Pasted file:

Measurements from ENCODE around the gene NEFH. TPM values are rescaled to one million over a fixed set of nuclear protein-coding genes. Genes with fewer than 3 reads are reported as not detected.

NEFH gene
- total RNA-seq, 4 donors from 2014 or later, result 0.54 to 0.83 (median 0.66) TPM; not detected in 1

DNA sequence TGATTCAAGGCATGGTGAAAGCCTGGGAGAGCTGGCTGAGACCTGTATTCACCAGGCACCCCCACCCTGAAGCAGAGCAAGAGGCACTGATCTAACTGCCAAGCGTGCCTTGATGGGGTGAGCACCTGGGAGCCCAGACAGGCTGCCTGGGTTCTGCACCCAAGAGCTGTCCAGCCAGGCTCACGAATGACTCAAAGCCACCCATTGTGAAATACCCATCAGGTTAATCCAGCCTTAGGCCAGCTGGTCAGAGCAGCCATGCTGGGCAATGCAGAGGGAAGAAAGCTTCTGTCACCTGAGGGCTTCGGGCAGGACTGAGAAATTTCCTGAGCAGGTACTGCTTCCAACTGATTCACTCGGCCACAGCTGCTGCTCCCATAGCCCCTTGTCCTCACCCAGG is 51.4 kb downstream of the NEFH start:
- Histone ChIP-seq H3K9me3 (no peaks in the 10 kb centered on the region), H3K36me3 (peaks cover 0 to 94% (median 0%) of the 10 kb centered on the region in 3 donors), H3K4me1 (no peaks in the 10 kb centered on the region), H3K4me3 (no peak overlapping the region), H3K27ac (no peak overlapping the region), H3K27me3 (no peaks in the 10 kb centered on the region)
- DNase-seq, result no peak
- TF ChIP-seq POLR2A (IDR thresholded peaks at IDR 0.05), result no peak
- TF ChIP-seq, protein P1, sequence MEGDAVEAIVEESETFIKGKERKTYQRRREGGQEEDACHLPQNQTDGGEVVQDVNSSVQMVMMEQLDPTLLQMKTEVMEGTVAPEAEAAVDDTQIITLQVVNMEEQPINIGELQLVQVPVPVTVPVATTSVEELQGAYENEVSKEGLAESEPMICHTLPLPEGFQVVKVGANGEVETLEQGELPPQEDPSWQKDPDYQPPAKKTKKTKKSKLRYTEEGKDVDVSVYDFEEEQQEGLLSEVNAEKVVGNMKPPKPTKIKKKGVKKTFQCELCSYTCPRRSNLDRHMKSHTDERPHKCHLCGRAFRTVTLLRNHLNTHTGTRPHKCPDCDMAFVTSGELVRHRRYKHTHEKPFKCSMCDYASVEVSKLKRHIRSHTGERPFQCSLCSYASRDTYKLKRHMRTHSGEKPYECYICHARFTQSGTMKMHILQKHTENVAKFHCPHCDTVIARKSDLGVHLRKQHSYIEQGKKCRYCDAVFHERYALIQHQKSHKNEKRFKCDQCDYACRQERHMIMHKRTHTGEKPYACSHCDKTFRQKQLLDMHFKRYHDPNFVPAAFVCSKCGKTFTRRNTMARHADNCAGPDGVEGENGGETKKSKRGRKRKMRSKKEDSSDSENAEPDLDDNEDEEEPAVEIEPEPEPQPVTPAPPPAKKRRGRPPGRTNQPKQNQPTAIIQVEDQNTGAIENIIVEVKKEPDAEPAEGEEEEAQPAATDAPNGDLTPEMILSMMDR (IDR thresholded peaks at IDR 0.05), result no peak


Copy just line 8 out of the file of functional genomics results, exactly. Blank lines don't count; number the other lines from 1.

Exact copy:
- TF ChIP-seq, protein P1, sequence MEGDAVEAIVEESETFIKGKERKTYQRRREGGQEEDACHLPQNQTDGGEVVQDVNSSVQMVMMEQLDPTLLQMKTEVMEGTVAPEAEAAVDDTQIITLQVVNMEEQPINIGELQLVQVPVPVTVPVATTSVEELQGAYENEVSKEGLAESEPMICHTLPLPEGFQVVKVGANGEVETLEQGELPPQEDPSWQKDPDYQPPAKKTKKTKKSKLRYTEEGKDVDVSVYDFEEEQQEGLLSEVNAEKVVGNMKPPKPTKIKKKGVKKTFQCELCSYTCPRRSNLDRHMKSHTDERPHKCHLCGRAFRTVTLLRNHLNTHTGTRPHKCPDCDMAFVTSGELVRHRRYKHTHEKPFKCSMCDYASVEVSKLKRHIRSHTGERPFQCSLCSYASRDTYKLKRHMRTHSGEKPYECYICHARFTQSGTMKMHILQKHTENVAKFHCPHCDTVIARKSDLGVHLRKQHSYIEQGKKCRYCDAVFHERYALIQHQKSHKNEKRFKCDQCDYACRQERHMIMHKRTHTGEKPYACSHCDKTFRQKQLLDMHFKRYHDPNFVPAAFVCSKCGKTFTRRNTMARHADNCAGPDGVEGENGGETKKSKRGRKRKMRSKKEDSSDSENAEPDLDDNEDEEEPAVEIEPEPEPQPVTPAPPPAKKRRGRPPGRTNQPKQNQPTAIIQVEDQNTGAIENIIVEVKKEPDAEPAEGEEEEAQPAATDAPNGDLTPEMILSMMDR (IDR thresholded peaks at IDR 0.05), result no peak